Friday, September 12, 2008

Fry Bread Dough

Let me just say I am no expert at this, but I can make the dough. I have never known anyone who has measured this recipe out, so I'm not about to start now. I'll just explain this process to you the way I was taught. I hope you fry bread lovers will give this a try. It's more intimidating than hard. I don't make this very often because it pretty fattening, but it's oooooh so good! I've decided to show you just the dough making process since I wasn't making the dough to use at this time. I usually make a batch and freeze in freezer bags. When the mood strikes I can take a bag out of the freezer, and thaw. I will blog on a later date how I roll out my dough, and fry it. I'm warning you now it's not the traditional Indian way. I use a rolling pin! Here's my process...
Here are the ingredients: Flour (bleached), salt, baking powder, oil, and warm water.

First I use a big bowl. This is the biggest one I have. It's easier to make this dough using a big bowl since you'll be kneading the dough. I add about 8 cups of flour here. I used a spatula to mix flour, or you can sift with a mill.
Next add the salt. This is how much I used.
Next I add the baking powder. This is how much I used. Once the salt, and baking powder are added I mix dry ingredients with my hand. This should feel light, and silky. This is a good indicator that you are on the right track.
Use the spatula to create a pocket for the warm water, 1/2 tbsp of oil.
Fill the pocket with warm water.
Use your hand to stir the center of the pocket to start incorporating the water, and flour. This part of the process your hand should easier be moving around. It should feel wet, and not dry. The best way for me to describe this to you is it should feel like your playing with muddy water.
Once you feel your hand pulling against the dough you should add more water. Usually about a 3/4 cup at a time.
Here's an example of the dough drying out. Time to add more water.

In this photo you can see that I have very little flour on the sides left. I incorporated the flour from the center to the floured sides. At this point, the process remains the same, but you will need to use your other hand to hold the side of the bowl to steady. The dough is heavy now, and it will take more effort blending, but your almost there.
The goal is to use all the dry ingredients. I'm not that good. See I have flour on the sides of my bowl. Oh well, it's good enough. Now that all the flour is incorporated the best I can. The dough will be sticky. You have to start the kneading process. Now I'm warning you this takes muscle! Sometimes my forehead is beading with sweat. The flour is sticky, and will be sticking to your hand. You will need to loosely sprinkle flour on top to knead dough. Start pulling dough from the under side, and pull dough up, and toward you. Then punch back into center, or side closes to you. See next few photos.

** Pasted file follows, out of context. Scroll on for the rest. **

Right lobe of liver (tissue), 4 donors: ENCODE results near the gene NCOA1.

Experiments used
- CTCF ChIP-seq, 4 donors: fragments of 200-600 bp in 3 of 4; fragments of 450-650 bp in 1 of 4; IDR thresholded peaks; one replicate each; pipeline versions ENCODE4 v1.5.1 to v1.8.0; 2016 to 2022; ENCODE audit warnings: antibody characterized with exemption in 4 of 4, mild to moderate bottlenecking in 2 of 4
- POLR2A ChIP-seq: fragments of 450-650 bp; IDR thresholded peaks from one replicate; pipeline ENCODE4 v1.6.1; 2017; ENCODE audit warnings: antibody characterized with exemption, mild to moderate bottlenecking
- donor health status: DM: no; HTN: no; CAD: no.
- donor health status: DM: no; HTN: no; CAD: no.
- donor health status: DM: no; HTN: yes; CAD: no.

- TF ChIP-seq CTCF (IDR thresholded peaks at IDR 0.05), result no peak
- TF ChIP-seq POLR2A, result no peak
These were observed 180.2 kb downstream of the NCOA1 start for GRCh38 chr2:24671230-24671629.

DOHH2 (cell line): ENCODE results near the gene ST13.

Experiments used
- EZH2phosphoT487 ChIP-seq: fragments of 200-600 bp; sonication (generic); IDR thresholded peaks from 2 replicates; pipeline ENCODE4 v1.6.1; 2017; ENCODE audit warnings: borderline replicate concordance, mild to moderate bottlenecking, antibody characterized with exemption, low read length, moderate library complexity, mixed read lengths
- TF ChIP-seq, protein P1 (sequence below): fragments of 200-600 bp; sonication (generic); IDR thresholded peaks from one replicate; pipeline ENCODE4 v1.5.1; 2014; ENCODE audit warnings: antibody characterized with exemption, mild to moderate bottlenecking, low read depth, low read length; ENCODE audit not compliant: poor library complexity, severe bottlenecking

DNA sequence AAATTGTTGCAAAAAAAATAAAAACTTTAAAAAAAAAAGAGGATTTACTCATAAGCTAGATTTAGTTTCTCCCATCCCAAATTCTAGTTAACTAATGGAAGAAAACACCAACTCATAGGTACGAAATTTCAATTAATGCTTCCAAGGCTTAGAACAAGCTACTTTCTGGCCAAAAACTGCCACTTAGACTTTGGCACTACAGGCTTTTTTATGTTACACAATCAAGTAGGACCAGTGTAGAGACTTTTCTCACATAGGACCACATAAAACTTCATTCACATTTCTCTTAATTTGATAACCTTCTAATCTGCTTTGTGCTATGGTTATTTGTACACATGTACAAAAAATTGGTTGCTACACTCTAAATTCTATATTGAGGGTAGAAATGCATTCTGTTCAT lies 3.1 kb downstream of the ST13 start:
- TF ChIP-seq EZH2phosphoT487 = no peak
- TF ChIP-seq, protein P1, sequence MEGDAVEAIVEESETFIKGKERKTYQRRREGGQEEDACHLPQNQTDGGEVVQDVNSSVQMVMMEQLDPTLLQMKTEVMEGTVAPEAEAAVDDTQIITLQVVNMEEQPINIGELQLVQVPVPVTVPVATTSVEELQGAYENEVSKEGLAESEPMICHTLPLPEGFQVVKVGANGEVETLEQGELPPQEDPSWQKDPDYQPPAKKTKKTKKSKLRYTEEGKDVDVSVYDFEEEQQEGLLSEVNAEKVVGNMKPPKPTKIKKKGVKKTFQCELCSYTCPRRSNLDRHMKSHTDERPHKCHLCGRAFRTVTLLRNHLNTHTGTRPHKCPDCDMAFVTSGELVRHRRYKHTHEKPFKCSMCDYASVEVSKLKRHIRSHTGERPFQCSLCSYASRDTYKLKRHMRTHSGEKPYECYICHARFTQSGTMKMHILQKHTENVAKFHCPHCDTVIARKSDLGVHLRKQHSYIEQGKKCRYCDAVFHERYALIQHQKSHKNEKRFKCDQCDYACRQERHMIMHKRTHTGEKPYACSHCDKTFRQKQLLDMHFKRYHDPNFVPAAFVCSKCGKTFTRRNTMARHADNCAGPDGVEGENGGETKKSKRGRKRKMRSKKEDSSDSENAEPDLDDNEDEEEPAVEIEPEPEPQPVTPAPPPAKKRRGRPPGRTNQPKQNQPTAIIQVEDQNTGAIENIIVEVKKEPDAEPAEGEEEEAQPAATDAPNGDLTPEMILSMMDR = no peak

The most you knead, and push down the dough. The smoother the dough will become. By adding the sprinkled flour periodically this will help the dough from being sticky, and help you form a great fry bread dough. Most Indian women I know usually don't have dough, or flour left on their hands. Well like I said I'm no expert, but I can make the dough. Cover, and let rise for 45 minutes to 1 hour. Afterward you can use immediately, or freeze.
Once the rise is completed. I divided the dough into two freeze bags for later use. If you decide to fry immediately. I use a cast iron skillet. You can use a regular frying pan, but cast iron is better. Add a lot of lard. Yes lard! About 1 cup. Heat up oil. You know your grease is ready when you sprinkle a little flour into the pan, and it dissolves immediately.

Flour hands, tear off a piece of dough (size of lemon). Place onto floured surface. Turn dough over several time to flour. Form a ball. Then flatten with floured rolling pin, or use your hands. Make thin circle. Try to remove as much flour as positive by flopping dough back and forth in your hands. The excess flour will cause the oil to turn black. Not pretty on finished fry bread. Good luck, and look for the rolling, and cooking photos next. P.S. Tammy this one is for you! I know your a wild indian at heart. Love you!!! From your JIP (a.k.a. Jewish Indian Princess)

No comments: